As years passed, laws against racial discrimination help minimize the problem.
In turn, blacks assign this status to other individuals within the lighter-skinned black community.
In this novel, characters begin to internalize the racism presented by these people, and feel inferior.
Pecola Breedlove’s character is defined by several different types of racism.
It is present in her family, especially It was their contempt for their own blackness that gave the first insult its teeth.” Another instance in which Pecola is racially abused is when she goes to play at Geraldine’s son’s house.
Both novels examine the effects of a kind of seeing that is refracted through the lens of racism by subjects of racism themselves.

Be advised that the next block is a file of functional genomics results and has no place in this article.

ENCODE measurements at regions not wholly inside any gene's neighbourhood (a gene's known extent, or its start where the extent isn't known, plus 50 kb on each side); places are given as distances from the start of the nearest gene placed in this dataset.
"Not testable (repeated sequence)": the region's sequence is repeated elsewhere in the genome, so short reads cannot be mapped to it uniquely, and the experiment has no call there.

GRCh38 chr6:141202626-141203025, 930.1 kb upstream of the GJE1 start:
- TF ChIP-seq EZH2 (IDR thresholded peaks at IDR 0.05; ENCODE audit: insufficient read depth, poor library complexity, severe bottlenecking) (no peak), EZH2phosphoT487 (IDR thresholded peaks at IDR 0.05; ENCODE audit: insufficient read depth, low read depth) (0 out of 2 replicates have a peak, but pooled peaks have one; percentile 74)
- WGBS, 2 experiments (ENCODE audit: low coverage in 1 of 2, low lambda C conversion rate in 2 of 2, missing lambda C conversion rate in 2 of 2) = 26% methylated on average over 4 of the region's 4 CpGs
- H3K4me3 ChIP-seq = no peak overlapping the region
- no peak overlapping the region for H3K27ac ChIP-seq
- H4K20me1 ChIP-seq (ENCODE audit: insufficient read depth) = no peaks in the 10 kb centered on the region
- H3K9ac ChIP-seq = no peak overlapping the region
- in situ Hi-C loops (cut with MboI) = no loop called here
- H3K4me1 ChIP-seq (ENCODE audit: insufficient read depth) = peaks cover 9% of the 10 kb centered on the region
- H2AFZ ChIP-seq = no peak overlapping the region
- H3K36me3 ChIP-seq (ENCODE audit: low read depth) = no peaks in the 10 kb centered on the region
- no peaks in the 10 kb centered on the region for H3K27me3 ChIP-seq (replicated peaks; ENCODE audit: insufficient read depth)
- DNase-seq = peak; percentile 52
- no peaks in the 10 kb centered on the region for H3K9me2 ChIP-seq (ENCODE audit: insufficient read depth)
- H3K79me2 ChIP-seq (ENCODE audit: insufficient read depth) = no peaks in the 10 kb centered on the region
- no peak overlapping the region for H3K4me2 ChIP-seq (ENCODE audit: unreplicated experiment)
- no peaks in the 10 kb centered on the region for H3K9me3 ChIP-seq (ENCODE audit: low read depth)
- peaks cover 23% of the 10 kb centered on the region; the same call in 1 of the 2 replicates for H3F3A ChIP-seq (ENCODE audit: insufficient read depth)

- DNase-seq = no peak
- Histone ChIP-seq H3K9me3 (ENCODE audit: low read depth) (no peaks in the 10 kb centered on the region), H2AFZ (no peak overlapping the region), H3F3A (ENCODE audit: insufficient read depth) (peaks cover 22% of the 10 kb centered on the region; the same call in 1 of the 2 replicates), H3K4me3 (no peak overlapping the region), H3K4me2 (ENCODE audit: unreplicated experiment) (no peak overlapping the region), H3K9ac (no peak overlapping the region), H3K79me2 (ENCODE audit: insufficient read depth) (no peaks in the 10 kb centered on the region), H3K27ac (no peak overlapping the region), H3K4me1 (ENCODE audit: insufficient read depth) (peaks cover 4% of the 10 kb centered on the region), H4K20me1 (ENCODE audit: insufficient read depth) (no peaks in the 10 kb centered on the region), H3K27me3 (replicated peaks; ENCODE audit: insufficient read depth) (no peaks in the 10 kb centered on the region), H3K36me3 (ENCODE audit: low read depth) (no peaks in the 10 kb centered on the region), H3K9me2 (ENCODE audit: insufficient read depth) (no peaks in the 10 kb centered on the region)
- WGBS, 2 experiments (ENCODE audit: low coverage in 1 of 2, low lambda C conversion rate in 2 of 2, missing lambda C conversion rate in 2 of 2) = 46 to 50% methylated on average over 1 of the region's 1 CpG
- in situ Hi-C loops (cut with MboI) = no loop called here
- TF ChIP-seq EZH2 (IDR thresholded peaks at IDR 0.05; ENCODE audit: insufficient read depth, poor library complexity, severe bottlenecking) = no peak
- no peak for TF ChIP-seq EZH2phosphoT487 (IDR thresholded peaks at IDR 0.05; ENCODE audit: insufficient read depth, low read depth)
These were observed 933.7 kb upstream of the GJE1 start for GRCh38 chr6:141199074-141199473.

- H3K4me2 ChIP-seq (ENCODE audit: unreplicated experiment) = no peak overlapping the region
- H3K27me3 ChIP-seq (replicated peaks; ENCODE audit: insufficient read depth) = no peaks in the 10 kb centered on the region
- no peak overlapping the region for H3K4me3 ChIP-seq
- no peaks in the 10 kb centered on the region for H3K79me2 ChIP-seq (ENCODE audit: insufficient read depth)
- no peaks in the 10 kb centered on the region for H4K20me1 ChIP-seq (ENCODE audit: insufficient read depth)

Erdrich's Pauline Puyat and Morrison's Pecola Breedlove are crazy from their dealings with racism and themselves suffer from an internalized racism that is upheld and maintained by social and cultural structures within which they live.
They are another black family in the community of Lorain, Ohio.
The black boy accidentally kills his cat and blames it on young Pecola.
People don’t seem to realize how this provocative language affects a person.
Both Toni Morrison's novel about an African American family in Ohio during the 1930s and 1940s, The Bluest Eye and Louise Erdrich;s novel about the Anishinabe tribe in the 1920s in North Dakota, Tracks are, in part, about seeing.